Town Topics — Princeton's Weekly Community Newspaper Since 1946.
Vol. LXII, No. 14
 
Wednesday, April 2, 2008
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Township Committee Candidate Lambert Has Experience, Responsiveness Needed

WENDY BENCHLEY
Boudinot Drive

Fellow Legislator Endorses Colleague, Bernie Miller, for Township Committee

LANCE LIVERMAN
Witherspoon Street

New Discounts, Workshop Were Features of 77th Bryn Mawr-Wellesley Book Sale

MARY COOPER
Bryn Mawr Club President
JANET FEARON
Wellesley Club President

Vote for “Conservative” School Budget Would Ensure Educational Excellence

EVE NIEDERGANG
Forester Drive

Town’s Heavily Traveled Thoroughfares Acquiring Unwanted “3rd World Charm”

WILLIAM STEPHENSON
Governors Lane


Township Committee Candidate Lambert Has Experience, Responsiveness Needed

To the Editor:

I enthusiastically support Casey Lambert’s candidacy for Princeton Township Committee.

When Casey served her first term, 2002-2004, she and I shared several committee assignments and I was able to see first hand what a capable, involved, and intelligent member she was not only in her Township liaison positions but also in the wisdom, experience, and responsiveness she showed on Township Committee. It was refreshing to have someone who listened to the public and responded positively and thoughtfully to their concerns.

Casey worked on many issues while a member of Township Committee and she has continued work as a private citizen. I most appreciate Casey’s early and dedicated attempts to preserve the Princeton Ridge. She started before the senior housing overlays went into place and continued during her term on the Environmental Commission. She rightly pointed out from the beginning that planning for housing of all types constitutes an important public policy issue that should be researched thoroughly before allowing development. Building expensive housing for older residents on an isolated, fragile and protected piece of land was not a wise solution. Casey will proactively work on the housing issue while upholding environmental standards. She is already working with outside experts to develop a model sustainability plan for Princeton.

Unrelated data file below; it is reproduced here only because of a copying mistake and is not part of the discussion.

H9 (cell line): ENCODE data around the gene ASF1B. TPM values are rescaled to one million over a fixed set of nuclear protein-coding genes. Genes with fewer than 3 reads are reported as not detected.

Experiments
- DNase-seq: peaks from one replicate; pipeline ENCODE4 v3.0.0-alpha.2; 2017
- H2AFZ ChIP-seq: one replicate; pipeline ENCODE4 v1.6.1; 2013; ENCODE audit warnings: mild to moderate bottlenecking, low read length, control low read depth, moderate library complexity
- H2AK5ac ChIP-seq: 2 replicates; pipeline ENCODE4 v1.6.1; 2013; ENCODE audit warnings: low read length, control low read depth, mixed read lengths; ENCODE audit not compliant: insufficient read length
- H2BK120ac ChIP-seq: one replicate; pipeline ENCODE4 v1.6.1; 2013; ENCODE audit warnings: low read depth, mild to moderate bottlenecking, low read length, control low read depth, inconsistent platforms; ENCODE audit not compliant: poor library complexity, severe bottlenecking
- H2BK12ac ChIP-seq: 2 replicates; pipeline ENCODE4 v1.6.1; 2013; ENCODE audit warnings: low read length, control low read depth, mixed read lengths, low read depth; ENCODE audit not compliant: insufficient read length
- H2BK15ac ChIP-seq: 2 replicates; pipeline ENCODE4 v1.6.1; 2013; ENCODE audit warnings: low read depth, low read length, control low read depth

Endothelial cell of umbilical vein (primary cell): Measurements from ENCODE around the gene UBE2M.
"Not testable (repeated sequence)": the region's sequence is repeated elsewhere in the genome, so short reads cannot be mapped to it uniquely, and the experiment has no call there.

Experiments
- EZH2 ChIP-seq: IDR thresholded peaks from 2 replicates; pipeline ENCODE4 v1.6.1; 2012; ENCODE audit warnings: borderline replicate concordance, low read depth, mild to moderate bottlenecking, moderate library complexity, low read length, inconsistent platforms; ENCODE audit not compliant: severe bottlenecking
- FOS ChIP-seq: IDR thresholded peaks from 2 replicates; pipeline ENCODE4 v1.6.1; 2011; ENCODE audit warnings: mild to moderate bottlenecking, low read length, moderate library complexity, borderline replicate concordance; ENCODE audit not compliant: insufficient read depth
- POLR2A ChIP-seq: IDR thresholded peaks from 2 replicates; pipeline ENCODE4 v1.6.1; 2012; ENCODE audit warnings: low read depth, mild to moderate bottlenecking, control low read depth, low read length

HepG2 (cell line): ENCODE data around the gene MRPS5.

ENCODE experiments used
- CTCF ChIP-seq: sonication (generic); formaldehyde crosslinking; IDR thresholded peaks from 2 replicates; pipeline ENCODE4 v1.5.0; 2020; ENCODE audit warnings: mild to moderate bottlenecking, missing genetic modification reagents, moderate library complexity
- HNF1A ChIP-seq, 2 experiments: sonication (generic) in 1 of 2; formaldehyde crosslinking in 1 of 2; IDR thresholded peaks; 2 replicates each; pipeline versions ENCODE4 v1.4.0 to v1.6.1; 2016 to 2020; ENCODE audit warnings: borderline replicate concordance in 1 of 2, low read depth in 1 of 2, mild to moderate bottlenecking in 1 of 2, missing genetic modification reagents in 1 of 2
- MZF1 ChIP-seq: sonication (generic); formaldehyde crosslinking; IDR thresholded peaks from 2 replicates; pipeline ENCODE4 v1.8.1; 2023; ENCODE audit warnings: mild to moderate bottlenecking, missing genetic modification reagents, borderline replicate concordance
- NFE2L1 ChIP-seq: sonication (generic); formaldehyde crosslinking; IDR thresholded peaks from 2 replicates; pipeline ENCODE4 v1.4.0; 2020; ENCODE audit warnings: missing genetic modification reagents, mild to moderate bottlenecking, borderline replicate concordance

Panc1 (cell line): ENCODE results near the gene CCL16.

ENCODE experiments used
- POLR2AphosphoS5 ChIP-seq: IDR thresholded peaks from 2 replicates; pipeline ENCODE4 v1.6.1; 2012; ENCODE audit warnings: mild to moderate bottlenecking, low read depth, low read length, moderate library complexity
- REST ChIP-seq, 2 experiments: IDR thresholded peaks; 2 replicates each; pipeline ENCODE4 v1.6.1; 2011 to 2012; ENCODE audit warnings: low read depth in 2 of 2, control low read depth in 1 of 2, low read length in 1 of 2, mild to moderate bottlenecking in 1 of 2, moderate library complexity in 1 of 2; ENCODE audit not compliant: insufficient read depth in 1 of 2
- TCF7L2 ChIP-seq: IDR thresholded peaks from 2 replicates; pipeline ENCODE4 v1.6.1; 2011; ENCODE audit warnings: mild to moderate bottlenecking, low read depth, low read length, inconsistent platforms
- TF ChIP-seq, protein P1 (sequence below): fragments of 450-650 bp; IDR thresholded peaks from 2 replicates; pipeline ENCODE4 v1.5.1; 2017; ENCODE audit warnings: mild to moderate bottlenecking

Finally, as a long-time member of Borough Council, I see Casey as the person who can best bring about a change in the Township’s relationship with the Borough. At a time when these two municipalities should be acting in concert on a host of important issues, we find ourselves quite literally in a stalemate. I think Casey is the person who can finally bring the Township into a new cooperative alliance with the Borough. In short, it is time for a new approach.

We are lucky to have Casey Lambert, a candidate with experience, wisdom, and good judgment, prepared once again to serve the community she has been a part of for 44 years. She will have my vote and I urge others to vote for her also.